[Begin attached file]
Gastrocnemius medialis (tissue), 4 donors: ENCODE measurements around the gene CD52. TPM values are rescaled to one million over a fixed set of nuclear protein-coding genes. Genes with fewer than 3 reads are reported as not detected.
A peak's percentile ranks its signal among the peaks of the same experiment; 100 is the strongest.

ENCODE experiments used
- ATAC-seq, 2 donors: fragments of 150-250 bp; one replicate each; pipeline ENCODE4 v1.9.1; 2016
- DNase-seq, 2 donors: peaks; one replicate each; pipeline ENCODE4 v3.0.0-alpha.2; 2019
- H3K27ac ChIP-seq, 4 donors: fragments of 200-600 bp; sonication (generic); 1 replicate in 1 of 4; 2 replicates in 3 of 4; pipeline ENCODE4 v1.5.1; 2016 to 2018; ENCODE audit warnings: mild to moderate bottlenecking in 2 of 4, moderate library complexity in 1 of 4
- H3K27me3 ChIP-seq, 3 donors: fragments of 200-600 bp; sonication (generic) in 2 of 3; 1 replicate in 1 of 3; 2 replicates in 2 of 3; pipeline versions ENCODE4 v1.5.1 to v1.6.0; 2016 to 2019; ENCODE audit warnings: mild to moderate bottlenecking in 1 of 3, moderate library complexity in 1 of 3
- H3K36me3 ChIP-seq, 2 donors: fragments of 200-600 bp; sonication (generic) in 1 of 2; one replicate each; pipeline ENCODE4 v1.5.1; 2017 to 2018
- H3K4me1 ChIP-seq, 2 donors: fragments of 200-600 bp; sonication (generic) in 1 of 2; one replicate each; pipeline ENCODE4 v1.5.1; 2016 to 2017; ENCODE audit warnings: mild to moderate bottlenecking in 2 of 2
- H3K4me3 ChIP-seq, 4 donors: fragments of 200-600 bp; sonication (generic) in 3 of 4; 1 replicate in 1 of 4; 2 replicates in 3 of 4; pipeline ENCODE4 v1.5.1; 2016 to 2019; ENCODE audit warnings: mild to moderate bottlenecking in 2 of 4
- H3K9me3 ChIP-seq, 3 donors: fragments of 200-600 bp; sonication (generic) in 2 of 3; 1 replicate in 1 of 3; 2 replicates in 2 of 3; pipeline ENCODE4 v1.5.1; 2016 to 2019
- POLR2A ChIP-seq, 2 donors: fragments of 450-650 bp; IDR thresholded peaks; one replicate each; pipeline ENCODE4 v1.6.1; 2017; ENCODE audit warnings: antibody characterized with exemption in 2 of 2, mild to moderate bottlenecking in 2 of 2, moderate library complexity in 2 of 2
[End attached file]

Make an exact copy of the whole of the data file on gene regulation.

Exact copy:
Gastrocnemius medialis (tissue), 4 donors: ENCODE measurements around the gene CD52. TPM values are rescaled to one million over a fixed set of nuclear protein-coding genes. Genes with fewer than 3 reads are reported as not detected.
A peak's percentile ranks its signal among the peaks of the same experiment; 100 is the strongest.

ENCODE experiments used
- ATAC-seq, 2 donors: fragments of 150-250 bp; one replicate each; pipeline ENCODE4 v1.9.1; 2016
- DNase-seq, 2 donors: peaks; one replicate each; pipeline ENCODE4 v3.0.0-alpha.2; 2019
- H3K27ac ChIP-seq, 4 donors: fragments of 200-600 bp; sonication (generic); 1 replicate in 1 of 4; 2 replicates in 3 of 4; pipeline ENCODE4 v1.5.1; 2016 to 2018; ENCODE audit warnings: mild to moderate bottlenecking in 2 of 4, moderate library complexity in 1 of 4
- H3K27me3 ChIP-seq, 3 donors: fragments of 200-600 bp; sonication (generic) in 2 of 3; 1 replicate in 1 of 3; 2 replicates in 2 of 3; pipeline versions ENCODE4 v1.5.1 to v1.6.0; 2016 to 2019; ENCODE audit warnings: mild to moderate bottlenecking in 1 of 3, moderate library complexity in 1 of 3
- H3K36me3 ChIP-seq, 2 donors: fragments of 200-600 bp; sonication (generic) in 1 of 2; one replicate each; pipeline ENCODE4 v1.5.1; 2017 to 2018
- H3K4me1 ChIP-seq, 2 donors: fragments of 200-600 bp; sonication (generic) in 1 of 2; one replicate each; pipeline ENCODE4 v1.5.1; 2016 to 2017; ENCODE audit warnings: mild to moderate bottlenecking in 2 of 2
- H3K4me3 ChIP-seq, 4 donors: fragments of 200-600 bp; sonication (generic) in 3 of 4; 1 replicate in 1 of 4; 2 replicates in 3 of 4; pipeline ENCODE4 v1.5.1; 2016 to 2019; ENCODE audit warnings: mild to moderate bottlenecking in 2 of 4
- H3K9me3 ChIP-seq, 3 donors: fragments of 200-600 bp; sonication (generic) in 2 of 3; 1 replicate in 1 of 3; 2 replicates in 2 of 3; pipeline ENCODE4 v1.5.1; 2016 to 2019
- POLR2A ChIP-seq, 2 donors: fragments of 450-650 bp; IDR thresholded peaks; one replicate each; pipeline ENCODE4 v1.6.1; 2017; ENCODE audit warnings: antibody characterized with exemption in 2 of 2, mild to moderate bottlenecking in 2 of 2, moderate library complexity in 2 of 2